Optical dissection of stimulus-evoked retinal activation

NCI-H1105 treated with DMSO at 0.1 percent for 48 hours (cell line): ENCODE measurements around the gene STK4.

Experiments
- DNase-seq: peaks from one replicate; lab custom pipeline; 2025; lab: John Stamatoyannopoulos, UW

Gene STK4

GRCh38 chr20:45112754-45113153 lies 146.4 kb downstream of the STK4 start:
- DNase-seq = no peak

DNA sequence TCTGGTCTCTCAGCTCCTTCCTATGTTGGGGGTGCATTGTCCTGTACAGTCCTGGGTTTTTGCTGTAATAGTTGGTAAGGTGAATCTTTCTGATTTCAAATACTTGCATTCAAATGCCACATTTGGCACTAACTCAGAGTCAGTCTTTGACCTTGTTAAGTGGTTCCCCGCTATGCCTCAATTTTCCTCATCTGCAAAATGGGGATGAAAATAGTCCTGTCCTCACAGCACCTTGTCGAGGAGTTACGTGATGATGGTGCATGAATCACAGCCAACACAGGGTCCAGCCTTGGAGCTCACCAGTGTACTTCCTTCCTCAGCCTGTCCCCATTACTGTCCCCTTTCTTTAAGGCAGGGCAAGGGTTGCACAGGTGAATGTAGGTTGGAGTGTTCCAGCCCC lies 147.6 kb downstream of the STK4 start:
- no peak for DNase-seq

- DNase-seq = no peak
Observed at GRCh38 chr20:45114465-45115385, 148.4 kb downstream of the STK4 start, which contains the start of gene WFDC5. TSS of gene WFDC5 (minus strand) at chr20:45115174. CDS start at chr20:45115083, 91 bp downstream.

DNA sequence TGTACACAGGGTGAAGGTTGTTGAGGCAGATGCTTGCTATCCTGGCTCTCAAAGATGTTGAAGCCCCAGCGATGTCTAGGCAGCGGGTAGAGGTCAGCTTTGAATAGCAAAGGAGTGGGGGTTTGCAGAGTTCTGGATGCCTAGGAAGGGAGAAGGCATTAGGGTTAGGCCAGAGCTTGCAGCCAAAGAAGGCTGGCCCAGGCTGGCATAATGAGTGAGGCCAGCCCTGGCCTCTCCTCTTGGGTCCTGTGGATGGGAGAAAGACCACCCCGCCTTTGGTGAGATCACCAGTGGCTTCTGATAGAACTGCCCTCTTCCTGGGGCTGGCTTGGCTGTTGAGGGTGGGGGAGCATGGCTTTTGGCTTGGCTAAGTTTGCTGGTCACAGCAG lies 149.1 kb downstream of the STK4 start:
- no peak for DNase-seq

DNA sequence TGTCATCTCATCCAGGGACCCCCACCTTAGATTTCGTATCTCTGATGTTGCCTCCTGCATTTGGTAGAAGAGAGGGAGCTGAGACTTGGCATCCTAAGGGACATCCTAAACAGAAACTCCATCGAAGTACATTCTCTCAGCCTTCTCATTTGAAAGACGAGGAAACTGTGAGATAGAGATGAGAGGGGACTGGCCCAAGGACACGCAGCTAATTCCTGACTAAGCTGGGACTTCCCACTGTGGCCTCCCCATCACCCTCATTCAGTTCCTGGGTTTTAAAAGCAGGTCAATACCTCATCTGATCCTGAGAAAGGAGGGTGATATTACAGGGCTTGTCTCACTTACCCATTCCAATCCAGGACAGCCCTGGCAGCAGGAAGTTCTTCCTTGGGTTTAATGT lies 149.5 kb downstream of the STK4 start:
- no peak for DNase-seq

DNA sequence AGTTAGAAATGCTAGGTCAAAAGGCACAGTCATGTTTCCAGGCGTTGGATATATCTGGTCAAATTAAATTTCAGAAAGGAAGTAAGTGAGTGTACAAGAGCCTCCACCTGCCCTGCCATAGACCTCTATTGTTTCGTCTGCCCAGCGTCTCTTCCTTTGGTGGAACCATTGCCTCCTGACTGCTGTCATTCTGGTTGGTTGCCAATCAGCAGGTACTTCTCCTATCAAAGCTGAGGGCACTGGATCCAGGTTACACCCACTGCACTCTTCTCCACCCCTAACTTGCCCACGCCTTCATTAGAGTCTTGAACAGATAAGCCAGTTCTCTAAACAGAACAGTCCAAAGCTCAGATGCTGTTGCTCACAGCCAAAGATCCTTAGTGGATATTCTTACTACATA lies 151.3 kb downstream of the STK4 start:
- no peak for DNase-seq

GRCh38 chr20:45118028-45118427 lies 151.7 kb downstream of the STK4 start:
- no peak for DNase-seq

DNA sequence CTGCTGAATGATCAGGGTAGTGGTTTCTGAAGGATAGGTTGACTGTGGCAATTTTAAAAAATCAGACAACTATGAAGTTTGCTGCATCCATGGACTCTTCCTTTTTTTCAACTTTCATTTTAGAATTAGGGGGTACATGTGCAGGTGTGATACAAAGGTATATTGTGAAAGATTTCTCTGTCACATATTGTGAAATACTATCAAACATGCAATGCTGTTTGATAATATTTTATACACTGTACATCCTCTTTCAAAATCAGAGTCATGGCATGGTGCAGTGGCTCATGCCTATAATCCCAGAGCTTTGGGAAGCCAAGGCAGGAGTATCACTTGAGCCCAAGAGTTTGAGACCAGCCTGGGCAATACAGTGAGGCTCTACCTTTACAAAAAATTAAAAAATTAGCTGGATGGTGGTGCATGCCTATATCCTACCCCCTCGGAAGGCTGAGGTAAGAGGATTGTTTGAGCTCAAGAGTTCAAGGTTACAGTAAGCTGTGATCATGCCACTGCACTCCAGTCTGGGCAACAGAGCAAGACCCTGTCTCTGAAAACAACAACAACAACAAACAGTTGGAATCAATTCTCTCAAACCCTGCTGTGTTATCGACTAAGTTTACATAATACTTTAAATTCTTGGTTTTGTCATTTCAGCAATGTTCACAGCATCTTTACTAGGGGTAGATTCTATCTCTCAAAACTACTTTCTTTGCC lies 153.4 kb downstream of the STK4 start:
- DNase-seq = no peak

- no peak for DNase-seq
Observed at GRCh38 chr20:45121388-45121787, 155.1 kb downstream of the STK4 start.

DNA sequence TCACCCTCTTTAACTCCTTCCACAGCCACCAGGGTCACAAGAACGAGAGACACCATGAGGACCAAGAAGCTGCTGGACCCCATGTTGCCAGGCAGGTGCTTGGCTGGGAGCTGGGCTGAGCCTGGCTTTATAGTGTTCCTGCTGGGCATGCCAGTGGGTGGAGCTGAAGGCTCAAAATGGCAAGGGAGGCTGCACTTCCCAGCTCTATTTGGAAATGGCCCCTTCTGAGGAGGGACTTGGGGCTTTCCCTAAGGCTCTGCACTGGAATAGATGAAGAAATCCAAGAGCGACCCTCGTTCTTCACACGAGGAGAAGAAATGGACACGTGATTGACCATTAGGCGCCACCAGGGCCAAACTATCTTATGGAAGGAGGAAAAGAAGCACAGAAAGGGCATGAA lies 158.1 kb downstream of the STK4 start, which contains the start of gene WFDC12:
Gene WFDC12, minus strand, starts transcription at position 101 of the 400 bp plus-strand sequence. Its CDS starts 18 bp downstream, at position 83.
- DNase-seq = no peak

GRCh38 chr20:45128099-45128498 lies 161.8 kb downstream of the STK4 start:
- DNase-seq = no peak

Better understanding of stimulus-evoked intrinsic optical signals (IOSs) in the retina promises new methodology for study and diagnosis of retinal function. Using a flood-illumination near infrared (NIR) light microscope equipped with high-speed CCD (80 Hz) and CMOS (1000 Hz) cameras, we validated depth-resolved enface imaging of fast IOSs in isolated retina of leopard frog. Both positive (increasing) and negative (decreasing) IOSs were observed at the photoreceptor and inner layers of the retina. The distribution of IOSs with opposite polarities showed a center-surround pattern. At the photoreceptor layer, negative IOSs dominated the center area illuminated by the stimulus light spot, while positive signals dominated the surrounding area. In contrast, at inner retinal layers, positive IOSs dominated the center area covered by the stimulus light spot, and negative IOSs were mainly observed in the surrounding area. Fast CMOS imaging disclosed rapid IOSs within 5 ms after the stimulus onset, and both ON and OFF optical responses were observed associated with a step light stimulus.
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